Yidan Guo is an artist who is combining ancient traditions with breathtaking examples of modern life. Her watercolor exhibition at Finch Lane Gallery, East vs. West, is just that. In the exhibition, the SUU professor presents a skillful mastery of Chinese Gongbi style painting, creating meticulously detailed portraits on Xuan paper or silk, and capturing a gorgeous sense of serenity within her subjects, each looking pensively into the unknowable distance.
In her artist statement, Guo says, “My portraits are a way of revealing a state of mind that is shared by every human being, a common concern about the meaning of happiness, fulfillment, morality and eternity.” One of the most striking examples of Guo’s ability to capture this moment within a portrait can be seen in the piece “A Buddhist Monk.” In the image, a young man in traditional red robes, called jiāshā, looks caught in a moment of reverie, possibly about to speak, but equally at a loss for words. Guo has captured the complexities of a deep human moment in this painting, as she has in many others.
In “Back to Then (Self-Portrait),” another rare moment is beautifully captured by Guo. A moment that is frozen in time, in a more rich and complex way than a simple photograph. This image is also done on silk using the traditional method, but contrasts “A Buddhist Monk” in several ways. Guo focuses on more elements of the scene instead of solely the main subject of the portrait, and captures a still frame of a day, offering the viewer a glimpse into her past.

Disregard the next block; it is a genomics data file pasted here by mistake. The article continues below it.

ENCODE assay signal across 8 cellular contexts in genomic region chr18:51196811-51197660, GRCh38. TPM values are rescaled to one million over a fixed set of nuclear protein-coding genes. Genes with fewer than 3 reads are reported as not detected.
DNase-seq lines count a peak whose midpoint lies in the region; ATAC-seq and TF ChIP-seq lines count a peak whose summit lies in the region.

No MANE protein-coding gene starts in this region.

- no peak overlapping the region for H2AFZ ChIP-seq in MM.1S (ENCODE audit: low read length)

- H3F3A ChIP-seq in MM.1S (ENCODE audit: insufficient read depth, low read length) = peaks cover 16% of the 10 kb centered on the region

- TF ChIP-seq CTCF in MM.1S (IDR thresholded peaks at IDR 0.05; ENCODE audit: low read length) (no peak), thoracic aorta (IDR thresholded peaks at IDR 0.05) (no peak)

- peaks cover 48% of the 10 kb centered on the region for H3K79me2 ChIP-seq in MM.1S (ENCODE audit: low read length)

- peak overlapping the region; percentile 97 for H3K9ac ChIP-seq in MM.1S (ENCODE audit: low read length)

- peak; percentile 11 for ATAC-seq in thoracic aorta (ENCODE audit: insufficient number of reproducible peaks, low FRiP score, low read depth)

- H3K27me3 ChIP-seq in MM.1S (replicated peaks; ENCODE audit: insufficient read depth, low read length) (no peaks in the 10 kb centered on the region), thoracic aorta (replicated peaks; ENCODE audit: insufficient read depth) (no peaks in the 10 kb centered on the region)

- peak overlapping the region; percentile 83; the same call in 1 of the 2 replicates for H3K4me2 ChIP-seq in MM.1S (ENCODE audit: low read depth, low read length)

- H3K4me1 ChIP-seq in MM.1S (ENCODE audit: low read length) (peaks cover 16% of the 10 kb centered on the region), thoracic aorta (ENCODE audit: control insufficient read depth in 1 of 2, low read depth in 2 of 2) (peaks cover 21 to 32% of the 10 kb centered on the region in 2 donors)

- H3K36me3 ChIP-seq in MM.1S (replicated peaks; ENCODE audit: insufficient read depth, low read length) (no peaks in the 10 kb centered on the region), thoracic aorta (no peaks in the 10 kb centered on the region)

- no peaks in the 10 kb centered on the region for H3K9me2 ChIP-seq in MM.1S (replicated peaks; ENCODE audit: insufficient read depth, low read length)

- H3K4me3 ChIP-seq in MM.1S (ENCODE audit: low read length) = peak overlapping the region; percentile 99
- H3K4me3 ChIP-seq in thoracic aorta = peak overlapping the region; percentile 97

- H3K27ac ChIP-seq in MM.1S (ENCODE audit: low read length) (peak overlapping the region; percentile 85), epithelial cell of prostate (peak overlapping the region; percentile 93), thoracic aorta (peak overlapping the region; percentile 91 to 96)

The way that Guo contrasts East and West, however, is by exploring Western art in an equally masterful and poignant way. Opposite the traditional Chinese paintings in the Finch Lane Gallery space, a row of plein air watercolor paintings exhibit another layer of Guo’s skill. These paintings focus on the scene instead of an individual. Some show places that may be familiar to people in the Utah area, as in “Mt. Timpanogos,” and “Morning Light on Cedar Breaks,” but Guo also infuses her Western style with Eastern themes, however. Some of them feature Eastern architecture, such as “Spring Buddhist Temple in Morning Light,” a piece that is a celebration of colors and graceful spires rising into the air, the contrasts between light and shadows giving it the aura of early morning.
Whether it is her skillful use of traditional Chinese methods, her fantastic application of Western style, or her fusion of the two together, offering them the chance to play off one another in theme and influence, Guo’s ability to display different kinds of watercolor painting is a delight not to be missed.
“East vs. West,” watercolors by Yidan Guo, Finch Lane Gallery, Salt Lake City, through Sept. 22, Gallery Stroll receptions Aug. 18 and Sept. 15, 6-9 p.m.
Andrea Wall is a graduate of Southern Utah University with a BA in Creative Writing, and minors in both Ceramics and Theatre Arts. She completed an honors thesis that focused on the synthesis of literature and ceramics. She plans to attend graduate school to pursue a Master’s degree in ceramics, and to work as a studio artist and writer.